Fig. 13
figure13

Analog domain frequency response of BBC with PID and PIDN and without PID control in buck mode

Table 6 Comparison of stability analysis in analog domain of BBC in buck mode of operation
Fig. 14
figure14

Digital domain-frequency response of BBC with PID and PIDN and without PID control in buck mode

Table 7 Comparison of stability analysis in digital domain of BBC in buck mode of operation

From digital control technology, it is known that delay in control loop is more compare to analog control loop which offers minimum delay in loop, since the delay offered by ADC and DPWM is more in digital control that results in minimum control loop band [17, 18]. In hybrid renewable energy harvesting where power control system is used, the closed-loop control bandwidth plays an important role in the determination of sensitivity of power conditioning unit for transients which occur during switching instants [19,20,21]. But for the practical realization of advanced control algorithms cannot be possible with analog control systems. In addition to its environmental issues, it causes aging effects for analog control systems [22,23,24,25]. Using digital control systems, logic as well as input and output parameters can be easily modified as and when required [26]. Based on this knowledge, observing the data taken from analog and digital domain control of BBC through bode plots and listed in Tables 6 and 7.

Digital control loop offers more delay margin than analog control loop because of sampling process by ADC and quantization process by DPWM blocks in digital control loop [26]. These issues can be addressed using special type of control techniques like deadbeat digital control technique where sampling takes place for every switching cycle w.r.t. current considered as input to the loop from power stage [27]. There is a one more technique where multi-sampling of current is done by executing the control algorithm at frequency twice that of the converter frequency. This technique reduces DPWM delay for the maximum extent [28] (Fig. 15).

Fig. 15
figure15

Mixed domain frequency response of BBC in buck mode in open loop and closed loop with PID and PIDN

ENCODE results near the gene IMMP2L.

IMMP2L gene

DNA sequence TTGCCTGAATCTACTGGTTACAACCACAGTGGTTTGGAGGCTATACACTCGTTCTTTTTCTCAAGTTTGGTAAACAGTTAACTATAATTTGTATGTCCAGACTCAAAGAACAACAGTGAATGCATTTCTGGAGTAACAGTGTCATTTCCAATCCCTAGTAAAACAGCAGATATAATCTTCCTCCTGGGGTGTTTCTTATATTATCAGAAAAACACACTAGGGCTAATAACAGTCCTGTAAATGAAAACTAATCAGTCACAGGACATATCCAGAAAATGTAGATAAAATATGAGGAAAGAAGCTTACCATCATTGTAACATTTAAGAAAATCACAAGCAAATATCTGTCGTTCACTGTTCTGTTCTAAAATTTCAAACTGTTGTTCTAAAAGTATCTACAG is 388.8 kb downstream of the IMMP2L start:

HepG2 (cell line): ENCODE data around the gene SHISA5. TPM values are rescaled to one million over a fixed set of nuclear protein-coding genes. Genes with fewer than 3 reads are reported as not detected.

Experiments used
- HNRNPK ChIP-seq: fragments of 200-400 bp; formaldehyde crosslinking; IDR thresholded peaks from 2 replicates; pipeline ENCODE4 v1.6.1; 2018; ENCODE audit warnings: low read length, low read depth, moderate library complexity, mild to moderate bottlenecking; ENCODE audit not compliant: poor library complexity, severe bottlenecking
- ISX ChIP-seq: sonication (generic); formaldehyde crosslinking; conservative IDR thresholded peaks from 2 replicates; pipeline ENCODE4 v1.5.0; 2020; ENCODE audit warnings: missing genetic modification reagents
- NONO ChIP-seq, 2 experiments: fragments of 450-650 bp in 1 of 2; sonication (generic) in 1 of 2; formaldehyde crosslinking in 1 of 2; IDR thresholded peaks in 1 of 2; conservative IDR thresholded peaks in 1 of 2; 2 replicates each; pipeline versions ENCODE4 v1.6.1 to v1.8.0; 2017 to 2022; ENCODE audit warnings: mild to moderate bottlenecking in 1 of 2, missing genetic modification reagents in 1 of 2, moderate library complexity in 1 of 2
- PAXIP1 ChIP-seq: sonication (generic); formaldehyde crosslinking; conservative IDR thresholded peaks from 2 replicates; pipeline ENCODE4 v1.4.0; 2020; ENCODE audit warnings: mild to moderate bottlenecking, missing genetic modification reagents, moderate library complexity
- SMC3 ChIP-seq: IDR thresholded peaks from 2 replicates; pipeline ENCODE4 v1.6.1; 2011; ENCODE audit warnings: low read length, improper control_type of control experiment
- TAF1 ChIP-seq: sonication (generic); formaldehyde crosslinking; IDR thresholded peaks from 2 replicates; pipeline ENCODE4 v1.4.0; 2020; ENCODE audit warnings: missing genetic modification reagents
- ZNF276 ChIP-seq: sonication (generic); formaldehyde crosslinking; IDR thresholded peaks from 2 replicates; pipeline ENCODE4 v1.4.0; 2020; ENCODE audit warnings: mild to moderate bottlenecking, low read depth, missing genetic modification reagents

Pole-Zero plot in analog domain for BBC in buck mode is demonstrated in open loop and closed loop using PID and PIDN as shown in Figs. 16a–c. From the figures, it is clear that BBC in buck mode is stable with various damping factors and overshoots in open-loop control as well as in closed-loop control, all the poles and zeros of all the systems are lying in the left-hand side of S-plane.

Fig. 16
figure16figure16

ac Analog domain pole-zero plot of BBC in buck mode in open loop (a), closed loop with PID (b) and PIDN (c). d Digital domain pole-zero plot (Z-plane) of BBC in buck mode in open loop and closed loop with PID and PIDN

Digital domain control gives more accuracy of control. Pole-zero plot in digital domain for BBC in buck mode is demonstrated in open loop and closed loop using PID and PIDN as shown in Fig. 16d. From the figure, it is clear that the BBC in buck mode is stable with various damping factors and overshoots in open-loop control as well as in closed-loop control with PIDN but not with PID control. One zero of PID is lying outside the unit circle since PID amplifies ripples along with load signal that will dilute the expected duty cycle of control signal in charging mode(buck mode). This issue is solved by PIDN control.

Conclusion

Control loop gains of BBC in both analog and digital domain are characterized using bode plots and pole-zero plots and found to be less than unity, and it is much better with PIDN control law which filter out the noise due to switching exits in load signal. Loop gain factor indicates that the system is stable with analog and digital control loops that results in good reliability of the system. Mathematical modeling is the key factor to develop stability and dynamic response analysis and correction can be incorporated for desired stability and dynamic response. Transfer functions of power stage are made to develop control loops which are implemented on digital signal processor (DSP) for the control of BBC prototype.

Further with same transfer function models of power stage, control algorithms like, adoptive PID, fuzzy logic with PIDN, model predictive control, intermediate control, neuro-FPGA and machine learning can be used to develop digital control loops which makes the control loop as smart control loop in digital control technology for power converters.

Availability of data and materials

(1). Mathematical models of PID and PIDN control loops. (2). MATLAB code of control algorithms. (3) Simulation results and data obtained by hardware.

Abbreviations

BBC:

Bidirectional buck–boost converter

PID:

Proportional–integral derivatives

PIDN:

Proportional–integral derivative with derivative filter order ‘N

ADC:

Analog-to-digital converter

DPWM:

Digital pulse-width modulation

DSP:

Digital signal processing

PM:

Phase margin

GM:

Gain margin

HEVs:

Hybrid electric vehicles

FCEVs:

Fuel cell electric vehicles

ω g :

Frequency response of gain margin

ω p :

Frequency response of phase margin

inf:

Infinity

ss2tf: